Deloitte notes that it measures “influence” not direct sales. “According to our research and analysis, the biggest impact of smartphones isn’t direct sales generated through the mobile channel, but rather the influence they exert over traditional in-store sales to drive in-store conversion and in-store average order size.”

Is It Price or Information?

The debate whether consumers’ smartphone use in stores is for price comparisons or strictly for gathering product information will doubtless continue. But if customers browse the aisles, look at products, tap away at their phones and leave empty-handed, it’s tempting to conclude that showrooming is happening. And price could be the paramount factor for those consumers willing to pay for gas and invest the time to go to a store and then order online and wait several days for an item to be delivered.

Retail Stores Fight Back

To combat showrooming, Best Buy has replaced standard bar codes with “Best Buy-only” bar codes that can’t be scanned and compared. They have also provided their own QR codes and encourage shoppers to scan them instead. In May Target announced that it would stop selling Amazon’s Kindle e-readers and began using Shopkick, a smartphone app, to reward customers who visit its brick-and-mortar stores with points that can be redeemed as discounts.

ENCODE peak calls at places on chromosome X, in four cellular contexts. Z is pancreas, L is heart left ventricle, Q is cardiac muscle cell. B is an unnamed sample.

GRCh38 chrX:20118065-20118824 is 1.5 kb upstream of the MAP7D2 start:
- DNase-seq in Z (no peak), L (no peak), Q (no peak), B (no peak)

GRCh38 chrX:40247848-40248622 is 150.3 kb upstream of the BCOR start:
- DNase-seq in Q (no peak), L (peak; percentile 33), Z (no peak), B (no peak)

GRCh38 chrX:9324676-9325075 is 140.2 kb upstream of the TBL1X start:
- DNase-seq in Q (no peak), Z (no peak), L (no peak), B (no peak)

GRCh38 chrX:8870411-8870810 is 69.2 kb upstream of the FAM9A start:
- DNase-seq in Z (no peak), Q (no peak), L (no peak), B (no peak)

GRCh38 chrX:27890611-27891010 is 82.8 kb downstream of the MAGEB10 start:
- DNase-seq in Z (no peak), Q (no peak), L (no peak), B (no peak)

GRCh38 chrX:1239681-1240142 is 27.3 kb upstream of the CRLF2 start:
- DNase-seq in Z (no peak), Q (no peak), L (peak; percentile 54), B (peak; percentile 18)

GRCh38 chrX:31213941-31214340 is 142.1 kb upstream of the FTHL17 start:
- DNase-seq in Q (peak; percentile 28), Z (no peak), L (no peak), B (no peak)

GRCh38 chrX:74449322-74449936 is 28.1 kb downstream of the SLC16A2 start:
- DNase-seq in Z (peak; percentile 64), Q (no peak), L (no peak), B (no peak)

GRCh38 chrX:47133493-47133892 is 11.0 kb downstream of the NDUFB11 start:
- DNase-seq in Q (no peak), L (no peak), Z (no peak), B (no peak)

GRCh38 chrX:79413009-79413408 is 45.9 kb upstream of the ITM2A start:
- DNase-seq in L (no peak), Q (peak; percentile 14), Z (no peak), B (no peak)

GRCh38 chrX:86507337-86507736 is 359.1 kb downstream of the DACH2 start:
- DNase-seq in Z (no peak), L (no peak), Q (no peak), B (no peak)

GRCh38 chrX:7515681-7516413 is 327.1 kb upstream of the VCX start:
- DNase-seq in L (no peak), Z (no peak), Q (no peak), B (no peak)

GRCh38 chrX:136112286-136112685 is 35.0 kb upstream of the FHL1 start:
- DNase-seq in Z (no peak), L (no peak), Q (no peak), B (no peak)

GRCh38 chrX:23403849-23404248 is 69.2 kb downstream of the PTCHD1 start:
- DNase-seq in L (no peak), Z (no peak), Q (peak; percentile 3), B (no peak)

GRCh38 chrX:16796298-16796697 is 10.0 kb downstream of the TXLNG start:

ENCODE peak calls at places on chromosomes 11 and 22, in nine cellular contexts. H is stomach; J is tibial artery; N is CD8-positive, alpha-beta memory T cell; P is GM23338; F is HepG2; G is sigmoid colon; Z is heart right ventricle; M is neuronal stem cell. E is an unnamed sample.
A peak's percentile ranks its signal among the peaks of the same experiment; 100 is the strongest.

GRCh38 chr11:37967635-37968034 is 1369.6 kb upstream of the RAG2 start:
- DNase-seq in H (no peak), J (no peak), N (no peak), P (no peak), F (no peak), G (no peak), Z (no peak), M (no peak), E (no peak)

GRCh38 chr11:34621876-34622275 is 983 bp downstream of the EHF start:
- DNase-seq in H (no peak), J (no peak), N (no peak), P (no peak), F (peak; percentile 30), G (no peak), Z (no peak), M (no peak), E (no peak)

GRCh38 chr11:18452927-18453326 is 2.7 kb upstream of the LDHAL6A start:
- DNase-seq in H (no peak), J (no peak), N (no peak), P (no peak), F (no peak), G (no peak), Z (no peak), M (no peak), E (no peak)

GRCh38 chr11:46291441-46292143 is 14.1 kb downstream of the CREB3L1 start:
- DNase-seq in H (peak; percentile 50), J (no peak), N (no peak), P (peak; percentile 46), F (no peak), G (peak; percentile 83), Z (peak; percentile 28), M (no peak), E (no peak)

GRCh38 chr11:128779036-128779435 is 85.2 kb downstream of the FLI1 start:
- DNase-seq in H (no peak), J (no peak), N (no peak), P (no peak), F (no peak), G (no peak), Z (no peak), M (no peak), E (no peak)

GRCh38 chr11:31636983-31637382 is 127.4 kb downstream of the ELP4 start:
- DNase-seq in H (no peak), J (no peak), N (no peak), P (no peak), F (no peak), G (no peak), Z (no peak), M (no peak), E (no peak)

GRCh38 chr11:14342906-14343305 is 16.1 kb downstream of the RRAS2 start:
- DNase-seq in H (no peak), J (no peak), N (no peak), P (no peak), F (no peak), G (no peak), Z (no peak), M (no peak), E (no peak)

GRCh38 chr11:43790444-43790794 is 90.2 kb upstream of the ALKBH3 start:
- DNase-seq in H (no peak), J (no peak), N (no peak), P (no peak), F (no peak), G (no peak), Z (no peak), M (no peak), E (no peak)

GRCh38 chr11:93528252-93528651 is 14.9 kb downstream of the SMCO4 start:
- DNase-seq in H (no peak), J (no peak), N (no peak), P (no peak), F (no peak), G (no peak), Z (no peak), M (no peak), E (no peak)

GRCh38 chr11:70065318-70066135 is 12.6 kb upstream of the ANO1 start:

Retailers could also use lasers to jam mobile applications but no retailer has implemented that technique yet. Many are integrating their online and in-store inventory so that an item ordered online can be picked up in a store. Alternatively, if an item in not available online but is available in a store, the item will be shipped from the store. Some brick-and-mortar retailers are asking manufacturers for exclusive product mixes and receiving commitments from them not to show those products online.

Manufacturers are sympathetic because they fear that low online prices devalue their brands. Recently, Adidas announced that starting next January it is pulling its products from Amazon and eBay because it believes its image is being cheapened. Nike and Asics have also moved to restrict Internet sales. If more manufacturers pull goods from big ecommerce sellers, online sales could be significantly affected.

The Small Ecommerce Merchant

While retail chains have demonized online merchants for fostering showrooming, the culprits are really just a few major players that have the sales volume to undercut brick-and-mortar pricing. Smaller Internet merchants struggle to compete with the pricing of Amazon and eBay just as brick-and-mortar stores do. They receive no benefit from showrooming. Small ecommerce companies can take advantage of the benefits of smartphones by optimizing their websites for mobile shopping and utilizing mobile apps to provide product information and promotional offers. And they can follow the lead of retail merchants and request different products lines from manufacturers that are not offered by the larger ecommerce players.

Marcia Kaplan
Marcia Kaplan